The preliminary breath test ("PBT") is a hand-held device used to calculate the approximate amount of alcohol in your blood. You will be advised that you both have a right to take the test or to refuse the test. For those that take the test it is almost certainly going to lead to an arrest. You will be advised that the results cannot be used towards prosecution of your case. Once the test is given, you can expect to be arrested if the amount of alcohol detected by the device is anywhere near a .08 result.
The Arrest for a First-Time DUI
If the officer finds probable cause you will be handcuffed and your vehicle towed. You will then be taken to have your breath analyzed by a breath machine called ECIR II or for a blood test. This result will be used towards prosecution of your case. If the alcohol level is high enough for a magistrate to issue a warrant, you will be booked by the jail and held overnight and, in most cases, released the next morning.
As an administrative DMV action, your license to drive will be suspended for seven days. Upon expiration of seven days you will be able to drive again without restriction. You can pick up your license at the Traffic Division of the Fairfax County General District Court. The license will be mailed to you if it is not picked up.
About a month after the arrest a court date will be set (called an arraignment). This is a hearing designed for the Judge to advise you of your court date and of your right to an attorney. If you cannot afford an attorney, the Judge will have you fill out a Financial Statement – Eligibility Determination Form to see if you qualify for court-appointed counsel. If you do not qualify then you will need to hire your own attorney. The Judge will then set another court date called an attorney review date to ensure you have hired an attorney by then. These procedures are in place because not only do we believe you need an attorney for a First-Time DUI but the Court believes you need an attorney too.
Court Proceedings for a First DUI
Following the arraignment and attorney review date will be your first court date. In Fairfax County, the first court date is when your attorney will receive information about the evidence against you (called “discovery”). In most cases, plea offers are not extended here and the case is not discussed in detail. Rather the court proceedings will be continued a month or two down the road for trial. In the event your blood was taken your case will be continued to a special blood docket for trial. It is during this time that your lawyer will review the evidence with you and start developing a case strategy. Depending on the evidence against you the case strategy may be simply going to trial if there are defensible issues. In other cases, putting together good mitigation may be warranted in order to negotiate a reduction of the charge to, for example, reckless driving.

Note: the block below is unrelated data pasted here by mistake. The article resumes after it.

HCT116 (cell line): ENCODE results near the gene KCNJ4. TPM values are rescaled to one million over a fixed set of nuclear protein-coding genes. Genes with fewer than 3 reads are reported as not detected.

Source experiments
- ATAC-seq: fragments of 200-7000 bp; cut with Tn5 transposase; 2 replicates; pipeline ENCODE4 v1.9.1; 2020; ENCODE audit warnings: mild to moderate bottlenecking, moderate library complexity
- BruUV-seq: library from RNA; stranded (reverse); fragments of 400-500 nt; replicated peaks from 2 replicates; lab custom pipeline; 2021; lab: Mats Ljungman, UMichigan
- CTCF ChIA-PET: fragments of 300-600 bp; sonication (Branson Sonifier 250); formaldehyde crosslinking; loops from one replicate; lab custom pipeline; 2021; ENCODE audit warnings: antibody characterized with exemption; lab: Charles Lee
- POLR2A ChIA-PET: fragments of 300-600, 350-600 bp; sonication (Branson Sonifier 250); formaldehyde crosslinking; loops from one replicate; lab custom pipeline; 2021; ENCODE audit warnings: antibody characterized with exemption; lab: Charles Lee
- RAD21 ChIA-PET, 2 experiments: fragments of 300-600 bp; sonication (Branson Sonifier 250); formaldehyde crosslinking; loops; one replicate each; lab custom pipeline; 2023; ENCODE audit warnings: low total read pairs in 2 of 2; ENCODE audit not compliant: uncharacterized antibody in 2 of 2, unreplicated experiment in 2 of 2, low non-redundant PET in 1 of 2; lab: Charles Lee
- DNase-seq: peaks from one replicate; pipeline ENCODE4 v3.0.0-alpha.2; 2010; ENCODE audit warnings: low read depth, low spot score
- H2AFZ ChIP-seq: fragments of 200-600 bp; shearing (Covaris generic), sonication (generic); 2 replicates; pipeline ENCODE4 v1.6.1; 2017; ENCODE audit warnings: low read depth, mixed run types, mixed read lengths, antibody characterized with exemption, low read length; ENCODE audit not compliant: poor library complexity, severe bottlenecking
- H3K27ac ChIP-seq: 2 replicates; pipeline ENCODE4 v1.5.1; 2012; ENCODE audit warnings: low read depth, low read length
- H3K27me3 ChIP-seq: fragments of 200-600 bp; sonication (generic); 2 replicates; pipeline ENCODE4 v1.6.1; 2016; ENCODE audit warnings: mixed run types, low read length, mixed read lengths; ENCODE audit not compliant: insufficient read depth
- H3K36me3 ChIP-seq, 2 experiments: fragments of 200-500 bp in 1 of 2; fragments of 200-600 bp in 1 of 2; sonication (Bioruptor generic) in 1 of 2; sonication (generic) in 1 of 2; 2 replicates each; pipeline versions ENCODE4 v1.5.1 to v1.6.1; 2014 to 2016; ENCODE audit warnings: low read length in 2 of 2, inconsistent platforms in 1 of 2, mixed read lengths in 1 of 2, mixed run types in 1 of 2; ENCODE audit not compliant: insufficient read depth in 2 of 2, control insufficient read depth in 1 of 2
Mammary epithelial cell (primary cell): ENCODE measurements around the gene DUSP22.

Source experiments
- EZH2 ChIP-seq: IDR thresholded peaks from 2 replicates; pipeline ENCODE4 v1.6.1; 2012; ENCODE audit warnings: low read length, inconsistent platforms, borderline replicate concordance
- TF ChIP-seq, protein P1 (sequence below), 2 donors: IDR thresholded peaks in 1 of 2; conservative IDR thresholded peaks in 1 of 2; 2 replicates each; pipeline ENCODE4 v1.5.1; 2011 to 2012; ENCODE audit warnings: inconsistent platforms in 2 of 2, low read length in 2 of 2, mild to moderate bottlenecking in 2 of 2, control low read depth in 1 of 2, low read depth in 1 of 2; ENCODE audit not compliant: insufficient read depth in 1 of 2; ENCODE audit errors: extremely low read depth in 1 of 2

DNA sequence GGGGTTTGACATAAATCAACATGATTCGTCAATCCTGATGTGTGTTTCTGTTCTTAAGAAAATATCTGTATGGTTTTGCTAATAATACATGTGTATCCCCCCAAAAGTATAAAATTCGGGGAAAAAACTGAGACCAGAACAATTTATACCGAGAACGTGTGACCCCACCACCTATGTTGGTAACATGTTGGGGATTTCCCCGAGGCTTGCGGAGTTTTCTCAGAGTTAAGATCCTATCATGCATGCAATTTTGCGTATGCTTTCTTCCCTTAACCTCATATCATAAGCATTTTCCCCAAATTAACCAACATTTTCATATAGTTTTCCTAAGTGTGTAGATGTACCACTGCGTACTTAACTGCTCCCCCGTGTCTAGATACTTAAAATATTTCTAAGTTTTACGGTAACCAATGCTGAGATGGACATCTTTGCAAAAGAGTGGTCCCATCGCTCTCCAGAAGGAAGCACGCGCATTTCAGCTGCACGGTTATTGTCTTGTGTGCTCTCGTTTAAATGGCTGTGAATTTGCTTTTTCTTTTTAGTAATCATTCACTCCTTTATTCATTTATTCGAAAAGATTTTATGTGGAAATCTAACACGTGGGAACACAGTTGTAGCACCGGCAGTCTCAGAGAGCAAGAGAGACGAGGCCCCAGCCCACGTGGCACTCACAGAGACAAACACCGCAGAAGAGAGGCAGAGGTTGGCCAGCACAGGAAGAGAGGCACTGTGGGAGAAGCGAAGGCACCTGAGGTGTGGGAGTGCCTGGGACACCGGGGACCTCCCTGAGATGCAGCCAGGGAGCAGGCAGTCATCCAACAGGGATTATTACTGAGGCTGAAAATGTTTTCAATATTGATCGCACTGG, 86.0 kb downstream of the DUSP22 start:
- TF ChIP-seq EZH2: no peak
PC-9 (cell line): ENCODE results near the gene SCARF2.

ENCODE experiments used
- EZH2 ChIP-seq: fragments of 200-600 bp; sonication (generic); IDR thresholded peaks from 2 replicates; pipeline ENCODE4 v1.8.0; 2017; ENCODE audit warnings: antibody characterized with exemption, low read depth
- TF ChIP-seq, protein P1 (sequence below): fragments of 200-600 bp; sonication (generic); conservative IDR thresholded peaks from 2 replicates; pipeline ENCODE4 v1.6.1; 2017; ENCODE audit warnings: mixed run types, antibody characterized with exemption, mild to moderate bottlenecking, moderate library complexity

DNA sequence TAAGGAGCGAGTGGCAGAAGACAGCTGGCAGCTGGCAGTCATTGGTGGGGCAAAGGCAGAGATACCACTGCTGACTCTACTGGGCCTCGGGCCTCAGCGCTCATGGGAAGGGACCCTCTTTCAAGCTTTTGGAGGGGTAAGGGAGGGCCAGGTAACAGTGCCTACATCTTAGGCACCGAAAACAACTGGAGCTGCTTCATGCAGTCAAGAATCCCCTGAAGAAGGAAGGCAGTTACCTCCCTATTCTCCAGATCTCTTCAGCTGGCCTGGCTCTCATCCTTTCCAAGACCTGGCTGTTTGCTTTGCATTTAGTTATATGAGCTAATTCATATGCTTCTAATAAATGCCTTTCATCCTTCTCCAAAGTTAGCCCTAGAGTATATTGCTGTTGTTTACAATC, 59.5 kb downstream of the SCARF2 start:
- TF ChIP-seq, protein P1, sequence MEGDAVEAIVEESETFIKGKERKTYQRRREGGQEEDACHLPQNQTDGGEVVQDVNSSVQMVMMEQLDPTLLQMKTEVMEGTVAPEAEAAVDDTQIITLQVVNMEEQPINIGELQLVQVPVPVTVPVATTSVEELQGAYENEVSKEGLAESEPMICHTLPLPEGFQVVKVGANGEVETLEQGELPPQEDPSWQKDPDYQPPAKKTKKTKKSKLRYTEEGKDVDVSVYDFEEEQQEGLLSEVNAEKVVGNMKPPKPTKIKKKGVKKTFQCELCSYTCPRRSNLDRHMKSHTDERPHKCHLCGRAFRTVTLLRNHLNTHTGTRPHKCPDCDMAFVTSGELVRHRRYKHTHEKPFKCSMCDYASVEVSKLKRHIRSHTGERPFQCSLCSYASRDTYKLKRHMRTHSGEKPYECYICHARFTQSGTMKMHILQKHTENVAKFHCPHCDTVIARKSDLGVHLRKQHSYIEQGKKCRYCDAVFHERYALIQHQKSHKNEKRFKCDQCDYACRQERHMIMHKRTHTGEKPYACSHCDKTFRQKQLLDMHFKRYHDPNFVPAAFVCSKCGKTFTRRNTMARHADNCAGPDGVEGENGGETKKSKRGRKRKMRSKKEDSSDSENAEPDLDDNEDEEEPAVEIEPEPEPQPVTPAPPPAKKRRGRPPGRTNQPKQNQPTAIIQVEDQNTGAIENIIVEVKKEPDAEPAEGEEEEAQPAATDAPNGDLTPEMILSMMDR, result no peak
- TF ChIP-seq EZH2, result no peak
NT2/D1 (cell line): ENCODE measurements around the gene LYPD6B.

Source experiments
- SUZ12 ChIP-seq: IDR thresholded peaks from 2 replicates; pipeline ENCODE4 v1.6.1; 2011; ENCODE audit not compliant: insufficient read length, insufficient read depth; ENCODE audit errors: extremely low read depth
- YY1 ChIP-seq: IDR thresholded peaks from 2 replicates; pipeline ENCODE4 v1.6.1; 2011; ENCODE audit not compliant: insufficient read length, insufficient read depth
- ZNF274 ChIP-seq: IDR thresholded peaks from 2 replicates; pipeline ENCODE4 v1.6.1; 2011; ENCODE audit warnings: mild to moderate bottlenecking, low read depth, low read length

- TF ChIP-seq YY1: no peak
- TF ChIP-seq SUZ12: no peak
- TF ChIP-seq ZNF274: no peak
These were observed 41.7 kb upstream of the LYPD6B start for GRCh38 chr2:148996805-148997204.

First Offense DUI Penalties in Fairfax County
A conviction for a First Offense DUI carries a wide-range of punishments. It is a Class 1 Misdemeanor and is a criminal conviction (see §18.2-11). Jail time for a first-time DUI is unlikely in Fairfax County unless the blood-alcohol level is elevated. In addition, there will be probation through the Alcohol Safety Action Program (ASAP), a 12-month loss of privilege to drive, and ignition interlock. Specifically, a first offense DUI conviction will result in the following penalties:
Blood Alcohol Level: Less than .08
A person can be convicted of a DUI even if their blood-alcohol level is less than .08. Pursuant to Virginia Code §18.2-269, a blood-alcohol level greater than .05 and less than .08 means there is no presumption of intoxication. This means that at, for example, a .07 blood-alcohol level the Prosecutor can still proceed to trial in an attempt to obtain a DUI conviction. While a conviction is still possible, it will be much harder for them to prove their case because the statute does not give them the same benefit as in cases with a blood-alcohol level at or greater than .08. As a result, a trial is warranted in many of these cases unless the Prosecutor offers a reduction of the charge that makes sense. Jail time is very unlikely under these circumstances.
Blood Alcohol Level: .08 to .14